The point being is that dwelling on the qualification of rehabilitators will only lead to unnecessary debates on liberalism versus conservatism which in the end will not address the issue at hand. Of course, the worldview of rehabilitators is important. We surely do not want a violent extremist to be in charge with rehabilitating other violent extremists. But the process of rehabilitating and reintegrating violent extremists back into the society is a complex effort that requires a “whole society” approach that includes civil society and other local actors, not just the government and appointed individuals. Because R/R is an individual psycho-social process that requires the engagement and involvement of local communities, families, and other supportive social networks, it shouldn’t be left solely in the hands of the authorities.
What R/R Programs Should Be
Efforts in strengthening R/R programs all over the world are ongoing, and experts are looking into this matter more seriously, and looking for more creative and non-traditional ways in rehabilitating and reintegrating former fighters into mainstream society. Many programs that have been created differ from each other, as they are tailor-made and localized to fit the context, culture and condition of each community. However, there are a certain set of shared principles that contribute to a program’s success.
A good R/R program should include an understanding of basic legal and policy frameworks that respect human rights and are anchored in multi-stakeholder approaches that articulate clear roles and responsibilities such as the following: Local communities need to be included to raise awareness, reduce stigma, and socialize them to the need to reintegrate successfully those associated with and affected by violent extremism. Women and youth representatives also need to be involved in program design and engagement to ensure that the voices of all affected demographics are reflected. It is also vital to address the needs of all victims for broader community cohesion and support for the program, and to ensure support for the families of those who are detained or incarcerated, in order to facilitate the eventual R/R of their family member.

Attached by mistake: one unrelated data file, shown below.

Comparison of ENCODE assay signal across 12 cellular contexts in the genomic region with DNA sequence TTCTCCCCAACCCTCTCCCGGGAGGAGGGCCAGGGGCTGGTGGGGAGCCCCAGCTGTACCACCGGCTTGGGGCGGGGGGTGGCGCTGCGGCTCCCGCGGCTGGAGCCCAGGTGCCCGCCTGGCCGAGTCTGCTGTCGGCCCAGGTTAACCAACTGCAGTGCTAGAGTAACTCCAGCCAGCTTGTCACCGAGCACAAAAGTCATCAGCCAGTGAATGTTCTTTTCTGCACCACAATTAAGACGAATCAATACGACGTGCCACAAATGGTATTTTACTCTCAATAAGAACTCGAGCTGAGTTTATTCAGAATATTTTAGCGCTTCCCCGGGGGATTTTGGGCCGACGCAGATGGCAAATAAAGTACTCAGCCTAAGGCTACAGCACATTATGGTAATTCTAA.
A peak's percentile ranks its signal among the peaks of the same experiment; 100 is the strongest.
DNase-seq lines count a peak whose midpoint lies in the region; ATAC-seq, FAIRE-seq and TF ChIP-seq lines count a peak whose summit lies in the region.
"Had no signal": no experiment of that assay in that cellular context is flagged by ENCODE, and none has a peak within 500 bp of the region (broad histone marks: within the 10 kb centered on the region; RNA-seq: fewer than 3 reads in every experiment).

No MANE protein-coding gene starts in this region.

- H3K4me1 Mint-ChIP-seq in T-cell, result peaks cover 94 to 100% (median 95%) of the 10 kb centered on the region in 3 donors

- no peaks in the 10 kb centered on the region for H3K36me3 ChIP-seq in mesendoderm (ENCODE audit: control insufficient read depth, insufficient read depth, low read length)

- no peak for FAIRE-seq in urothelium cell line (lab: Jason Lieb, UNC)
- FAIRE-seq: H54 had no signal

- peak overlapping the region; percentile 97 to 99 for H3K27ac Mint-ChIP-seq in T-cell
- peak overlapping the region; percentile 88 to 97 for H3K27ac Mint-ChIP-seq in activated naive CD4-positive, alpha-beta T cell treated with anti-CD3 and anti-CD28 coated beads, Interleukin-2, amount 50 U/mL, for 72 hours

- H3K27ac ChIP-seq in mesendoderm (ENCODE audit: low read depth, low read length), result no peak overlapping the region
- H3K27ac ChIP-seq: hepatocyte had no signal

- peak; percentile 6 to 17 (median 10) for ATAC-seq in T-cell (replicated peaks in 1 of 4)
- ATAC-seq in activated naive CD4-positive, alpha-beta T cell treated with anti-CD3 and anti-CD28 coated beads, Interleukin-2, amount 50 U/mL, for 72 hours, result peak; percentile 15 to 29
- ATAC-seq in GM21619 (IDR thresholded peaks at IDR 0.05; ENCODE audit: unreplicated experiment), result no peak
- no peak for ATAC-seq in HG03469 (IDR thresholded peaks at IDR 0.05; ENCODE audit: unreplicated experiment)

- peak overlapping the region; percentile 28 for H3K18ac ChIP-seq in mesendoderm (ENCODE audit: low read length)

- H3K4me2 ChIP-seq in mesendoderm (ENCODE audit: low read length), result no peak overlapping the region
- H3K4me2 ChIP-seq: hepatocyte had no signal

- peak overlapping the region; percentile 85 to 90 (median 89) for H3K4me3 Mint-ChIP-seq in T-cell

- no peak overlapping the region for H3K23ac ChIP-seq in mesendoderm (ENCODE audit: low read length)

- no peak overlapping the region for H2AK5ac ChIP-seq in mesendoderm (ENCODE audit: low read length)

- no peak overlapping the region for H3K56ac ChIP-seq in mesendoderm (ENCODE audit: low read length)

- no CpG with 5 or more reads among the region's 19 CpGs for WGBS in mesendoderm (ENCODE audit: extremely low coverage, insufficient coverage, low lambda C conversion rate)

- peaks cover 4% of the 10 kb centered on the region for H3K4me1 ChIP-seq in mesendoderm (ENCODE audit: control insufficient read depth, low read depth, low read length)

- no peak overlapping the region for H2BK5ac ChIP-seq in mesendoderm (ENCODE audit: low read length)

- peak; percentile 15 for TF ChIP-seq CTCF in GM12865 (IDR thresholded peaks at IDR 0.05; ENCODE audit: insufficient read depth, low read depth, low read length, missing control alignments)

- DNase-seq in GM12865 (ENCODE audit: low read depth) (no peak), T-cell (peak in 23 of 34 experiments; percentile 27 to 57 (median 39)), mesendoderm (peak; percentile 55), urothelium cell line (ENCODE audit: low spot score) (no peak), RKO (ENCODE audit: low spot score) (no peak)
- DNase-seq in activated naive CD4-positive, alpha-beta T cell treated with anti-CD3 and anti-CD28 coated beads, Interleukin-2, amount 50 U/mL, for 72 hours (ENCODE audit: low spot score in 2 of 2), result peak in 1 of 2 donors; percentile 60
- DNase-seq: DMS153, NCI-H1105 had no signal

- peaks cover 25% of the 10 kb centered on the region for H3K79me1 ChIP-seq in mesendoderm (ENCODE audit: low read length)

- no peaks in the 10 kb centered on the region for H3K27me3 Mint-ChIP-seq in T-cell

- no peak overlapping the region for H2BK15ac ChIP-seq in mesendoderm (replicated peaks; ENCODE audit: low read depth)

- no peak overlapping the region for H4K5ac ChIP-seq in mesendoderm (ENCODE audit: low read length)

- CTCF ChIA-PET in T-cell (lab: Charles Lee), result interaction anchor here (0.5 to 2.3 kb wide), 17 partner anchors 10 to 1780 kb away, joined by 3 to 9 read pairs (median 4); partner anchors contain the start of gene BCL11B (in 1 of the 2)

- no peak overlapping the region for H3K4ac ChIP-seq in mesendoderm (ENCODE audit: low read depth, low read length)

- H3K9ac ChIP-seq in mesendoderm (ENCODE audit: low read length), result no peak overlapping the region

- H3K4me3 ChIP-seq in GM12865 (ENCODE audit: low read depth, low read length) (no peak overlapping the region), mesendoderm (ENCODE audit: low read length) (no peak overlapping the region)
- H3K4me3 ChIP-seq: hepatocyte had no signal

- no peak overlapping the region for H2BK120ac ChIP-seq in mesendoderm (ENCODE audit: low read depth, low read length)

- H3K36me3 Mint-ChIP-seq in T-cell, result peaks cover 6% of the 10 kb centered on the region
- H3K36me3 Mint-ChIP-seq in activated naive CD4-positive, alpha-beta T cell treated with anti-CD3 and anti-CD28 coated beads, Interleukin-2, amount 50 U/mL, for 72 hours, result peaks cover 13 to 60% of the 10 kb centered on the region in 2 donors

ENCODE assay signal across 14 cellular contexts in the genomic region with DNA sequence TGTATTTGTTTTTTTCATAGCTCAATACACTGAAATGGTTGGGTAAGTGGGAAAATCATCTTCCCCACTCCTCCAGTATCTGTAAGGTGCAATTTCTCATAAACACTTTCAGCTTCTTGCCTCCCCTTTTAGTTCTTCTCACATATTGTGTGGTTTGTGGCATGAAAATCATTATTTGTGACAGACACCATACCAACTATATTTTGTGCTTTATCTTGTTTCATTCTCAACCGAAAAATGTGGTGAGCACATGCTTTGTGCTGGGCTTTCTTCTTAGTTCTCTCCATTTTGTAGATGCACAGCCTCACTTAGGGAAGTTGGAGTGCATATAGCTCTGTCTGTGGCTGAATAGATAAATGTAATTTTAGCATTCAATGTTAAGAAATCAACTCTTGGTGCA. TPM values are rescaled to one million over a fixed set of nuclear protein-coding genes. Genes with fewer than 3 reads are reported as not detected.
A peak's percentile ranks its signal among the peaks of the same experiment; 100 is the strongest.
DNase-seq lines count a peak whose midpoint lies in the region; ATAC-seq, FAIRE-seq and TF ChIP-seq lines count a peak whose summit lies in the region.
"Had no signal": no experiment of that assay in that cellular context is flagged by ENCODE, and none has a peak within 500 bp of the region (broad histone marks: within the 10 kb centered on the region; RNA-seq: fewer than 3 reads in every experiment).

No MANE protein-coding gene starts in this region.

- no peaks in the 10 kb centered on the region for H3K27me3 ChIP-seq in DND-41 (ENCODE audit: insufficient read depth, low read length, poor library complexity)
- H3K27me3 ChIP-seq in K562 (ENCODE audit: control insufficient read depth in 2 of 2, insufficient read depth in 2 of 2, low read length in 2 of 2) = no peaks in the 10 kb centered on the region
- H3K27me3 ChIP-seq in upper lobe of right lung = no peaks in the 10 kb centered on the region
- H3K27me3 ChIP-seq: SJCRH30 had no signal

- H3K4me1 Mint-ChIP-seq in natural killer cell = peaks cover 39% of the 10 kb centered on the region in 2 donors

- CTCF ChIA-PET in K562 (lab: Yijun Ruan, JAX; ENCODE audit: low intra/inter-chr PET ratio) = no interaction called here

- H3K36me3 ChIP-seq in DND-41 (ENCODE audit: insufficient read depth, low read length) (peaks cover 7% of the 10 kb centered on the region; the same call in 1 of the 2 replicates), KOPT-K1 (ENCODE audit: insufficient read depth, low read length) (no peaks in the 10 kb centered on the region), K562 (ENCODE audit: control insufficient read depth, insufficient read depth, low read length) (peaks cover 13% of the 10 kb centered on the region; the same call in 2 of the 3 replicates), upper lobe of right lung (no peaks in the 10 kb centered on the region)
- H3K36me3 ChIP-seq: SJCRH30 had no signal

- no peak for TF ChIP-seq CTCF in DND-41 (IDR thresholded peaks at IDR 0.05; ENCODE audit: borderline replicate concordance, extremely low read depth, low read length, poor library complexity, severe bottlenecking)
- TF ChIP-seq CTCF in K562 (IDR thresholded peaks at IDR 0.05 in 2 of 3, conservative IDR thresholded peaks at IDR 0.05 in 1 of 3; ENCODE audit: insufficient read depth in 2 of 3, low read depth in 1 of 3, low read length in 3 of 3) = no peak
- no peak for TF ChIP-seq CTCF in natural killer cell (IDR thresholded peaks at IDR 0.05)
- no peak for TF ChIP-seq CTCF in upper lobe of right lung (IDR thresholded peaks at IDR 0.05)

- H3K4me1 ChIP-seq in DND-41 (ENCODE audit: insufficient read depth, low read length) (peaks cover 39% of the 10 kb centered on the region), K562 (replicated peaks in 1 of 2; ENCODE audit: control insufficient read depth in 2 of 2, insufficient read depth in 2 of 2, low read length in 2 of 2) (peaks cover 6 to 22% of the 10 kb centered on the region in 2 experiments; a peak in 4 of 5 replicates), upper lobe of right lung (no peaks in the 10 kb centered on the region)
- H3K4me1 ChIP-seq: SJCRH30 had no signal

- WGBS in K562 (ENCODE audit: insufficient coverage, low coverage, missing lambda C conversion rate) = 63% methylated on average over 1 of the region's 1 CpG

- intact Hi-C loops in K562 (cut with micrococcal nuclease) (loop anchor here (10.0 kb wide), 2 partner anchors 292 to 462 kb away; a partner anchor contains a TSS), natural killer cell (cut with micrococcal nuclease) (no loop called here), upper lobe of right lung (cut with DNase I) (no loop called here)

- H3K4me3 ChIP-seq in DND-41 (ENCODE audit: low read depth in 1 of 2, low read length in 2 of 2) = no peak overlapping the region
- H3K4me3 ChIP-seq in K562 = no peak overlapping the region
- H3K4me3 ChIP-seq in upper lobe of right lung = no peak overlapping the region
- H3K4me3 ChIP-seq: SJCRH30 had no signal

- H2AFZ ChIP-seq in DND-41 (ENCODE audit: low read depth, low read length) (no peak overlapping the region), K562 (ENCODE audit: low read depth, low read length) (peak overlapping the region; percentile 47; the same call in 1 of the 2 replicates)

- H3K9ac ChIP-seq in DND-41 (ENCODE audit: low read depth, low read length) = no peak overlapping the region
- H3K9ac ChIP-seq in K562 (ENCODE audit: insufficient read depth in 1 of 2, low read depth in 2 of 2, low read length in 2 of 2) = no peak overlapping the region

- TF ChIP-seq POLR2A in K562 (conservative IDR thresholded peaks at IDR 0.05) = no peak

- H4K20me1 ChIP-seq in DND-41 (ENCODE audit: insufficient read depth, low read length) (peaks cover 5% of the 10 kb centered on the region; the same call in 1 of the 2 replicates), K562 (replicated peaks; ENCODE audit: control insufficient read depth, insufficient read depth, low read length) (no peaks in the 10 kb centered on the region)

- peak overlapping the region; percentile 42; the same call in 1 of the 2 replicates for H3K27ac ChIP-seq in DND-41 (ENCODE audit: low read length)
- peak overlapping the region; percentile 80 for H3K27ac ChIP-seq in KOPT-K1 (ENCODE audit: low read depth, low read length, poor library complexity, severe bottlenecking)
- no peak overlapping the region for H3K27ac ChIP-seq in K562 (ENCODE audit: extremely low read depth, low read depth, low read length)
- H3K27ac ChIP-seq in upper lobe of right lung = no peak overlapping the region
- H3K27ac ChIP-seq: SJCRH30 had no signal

Most importantly, in order to successfully rehabilitate and reintegrate these members into our society, we need to regain or rebuild trust and confidence. Not only among society members, but also between governments, civil societies and communities to ensure strong collaboration and cohesion across all levels. As mentioned above, R/R as well as preventing violent extremism require collaboration from all members of the society. It is not only the responsibility of government or authorities, but each of us do play a crucial role in maintaining and promoting social cohesion and inclusivity – the remedy for any form of extremism.
Ini adalah pendapat pengarang dan tidak semestinya mewakili pandangan IMAN Research.